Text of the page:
John Harris: Why '˜chess on ice' makes such gripping TV

The image of curling was transformed by Rhona Martin in the UK and The Simpsons in the US, writes John Harris.
Former Scotland skip Rhona Martin watches as her team sweep to victory against Denmark, in the World Championships in 2000Former Scotland skip Rhona Martin watches as her team sweep to victory against Denmark, in the World Championships in 2000
Former Scotland skip Rhona Martin watches as her team sweep to victory against Denmark, in the World Championships in 2000

Curling has been described as chess on ice. It is a game of great strategy and skill. A steely nerve is required to deliver the stone when the pressure is on and there is no room for error.

The cultural theorist Raymond Williams once remarked that he would keep his television set for the sport alone. The former wrestler and A-Team actor Mr T also recently revealed that he’s a fan.

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At the 2002 Salt Lake City Olympics, almost six million people across the UK stayed up late into the evening to watch a team of Scottish women secure a gold medal for Great Britain and Northern Ireland in the curling.

Once only covered in Scottish local newspapers, the sport suddenly adorned the front pages of Britain’s most popular media. Rhona Martin and her team captured the attention of the nation and briefly became celebrities.

The Winter Olympics may not have the same hype or glamour as the Summer Olympics but for two weeks, viewers can temporarily become winter sport enthusiasts – armchair ones at least.

Sporting events frequently feature among the list of biggest television audiences. Sport is a particularly powerful tool for bringing together an imagined community of millions through the performances of national teams. South Africa’s victory in the 1995 Rugby World Cup is a powerful example of this.

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All sorts of sports have captured the attention of television audiences. In the UK, the huge popularity of darts and snooker during the 1980s saw some unlikely sportsmen prominent in television schedules.

But this is not to suggest that curling is just like darts or snooker. The modern-day curler, funded in the UK by UK Sport, is an athlete with a rigid strength and conditioning programme and a battery of sport scientists behind every facet of their schedule.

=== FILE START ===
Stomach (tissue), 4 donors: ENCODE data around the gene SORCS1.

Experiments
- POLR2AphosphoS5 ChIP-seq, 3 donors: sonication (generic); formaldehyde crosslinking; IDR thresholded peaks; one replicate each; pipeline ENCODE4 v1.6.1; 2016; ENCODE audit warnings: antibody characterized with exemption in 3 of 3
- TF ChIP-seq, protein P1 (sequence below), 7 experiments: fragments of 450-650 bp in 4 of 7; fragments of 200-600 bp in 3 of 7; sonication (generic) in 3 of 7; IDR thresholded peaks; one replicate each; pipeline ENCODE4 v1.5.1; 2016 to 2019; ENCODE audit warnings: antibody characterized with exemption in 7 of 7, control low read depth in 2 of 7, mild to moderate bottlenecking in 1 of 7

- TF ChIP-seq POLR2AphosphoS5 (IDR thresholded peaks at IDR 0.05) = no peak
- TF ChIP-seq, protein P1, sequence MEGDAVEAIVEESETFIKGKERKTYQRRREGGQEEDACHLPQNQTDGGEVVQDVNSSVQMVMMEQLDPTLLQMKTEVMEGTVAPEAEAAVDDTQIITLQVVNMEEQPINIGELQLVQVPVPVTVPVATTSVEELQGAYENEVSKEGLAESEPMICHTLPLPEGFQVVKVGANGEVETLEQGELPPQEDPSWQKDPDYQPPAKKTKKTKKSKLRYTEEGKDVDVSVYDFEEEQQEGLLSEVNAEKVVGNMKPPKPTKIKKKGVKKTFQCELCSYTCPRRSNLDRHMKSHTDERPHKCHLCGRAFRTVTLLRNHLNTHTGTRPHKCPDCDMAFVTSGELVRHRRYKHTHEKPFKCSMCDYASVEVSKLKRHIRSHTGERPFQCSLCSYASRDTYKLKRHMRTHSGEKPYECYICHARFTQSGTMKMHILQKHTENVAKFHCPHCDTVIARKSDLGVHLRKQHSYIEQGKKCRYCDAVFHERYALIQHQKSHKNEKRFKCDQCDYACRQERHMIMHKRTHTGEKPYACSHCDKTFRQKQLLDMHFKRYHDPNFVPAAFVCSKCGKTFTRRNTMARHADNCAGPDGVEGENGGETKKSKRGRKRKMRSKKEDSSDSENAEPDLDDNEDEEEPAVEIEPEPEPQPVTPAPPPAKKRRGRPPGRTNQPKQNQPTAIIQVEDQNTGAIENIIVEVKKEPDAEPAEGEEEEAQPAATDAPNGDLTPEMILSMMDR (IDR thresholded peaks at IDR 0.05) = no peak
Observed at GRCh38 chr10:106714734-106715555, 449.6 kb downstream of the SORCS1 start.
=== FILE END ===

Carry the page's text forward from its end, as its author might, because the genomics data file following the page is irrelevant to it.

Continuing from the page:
If you don’t consider it to be physically challenging, try to play it and then see if you still have functioning hamstrings the next day.

Curling works well for television because the slow pace of the game and the close-up camera shots of the players allow us to share in the emotions of the event.

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There is the drama of victory and defeat. There is the teamship and camaraderie that so clearly comes across on the screen.

One of the main reasons that the 2002 gold medal winners were so readily embraced by the British media was that they appeared to be so ordinary.

In an age of hyperbole and overstated claims, the word ordinary is often now used as a derogatory term. But we really need to reclaim it. In some ways, to be an ordinary Olympian is something of an oxymoron, as Olympic athletes have extraordinary talents.

In an age where “celebrity” athletes are ever more distant and dislocated from the communities that originally nurtured and supported them, there is something reassuring about sportspeople on the television who are in many ways more like us than multi-millionaire super athletes.

For example, the Muirhead siblings are a big part of Team GB’s 2018 curling teams, but still require support back in Scotland to keep things in order.

Curling does not have the high-risk thrills and spills of ski jumping or skeleton where athletes career at great speed with seemingly little regard for personal safety. And curling has had some quite negative press in the past, with the sweeping action – used to warm up the ice and reduce friction – likened to “cleaning a house” in comments that fail to recognise the great skill involved.

At a time when there are more and more television channels available, but often with seemingly nothing at all worth watching on them, the Winter Olympics offers a temporary reprieve from the trials and tribulations of everyday life.

Of course, sport comes with its own politics and diplomacy, particularly when the Olympics are held in South Korea. And the battle for supremacy at the top of the medal table speaks to a wider jockeying for position in the world order.

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Marge and Homer Simpson took to the ice in The Simpsons in 2010 ahead of the Olympic Games in Vancouver and helped take curling to a wider audience.

Four years earlier, the website of US Curling crashed as so many people attempted to access the site after watching Team USA on television. Curling is cool, and those who govern the sport will hope that more people will give the sport a try now it’s back on the world’s TV screens.

John Harris is associate dean research at the Glasgow School for Business and Society at Glasgow Caledonian University. This article was originally published on The Conversation website.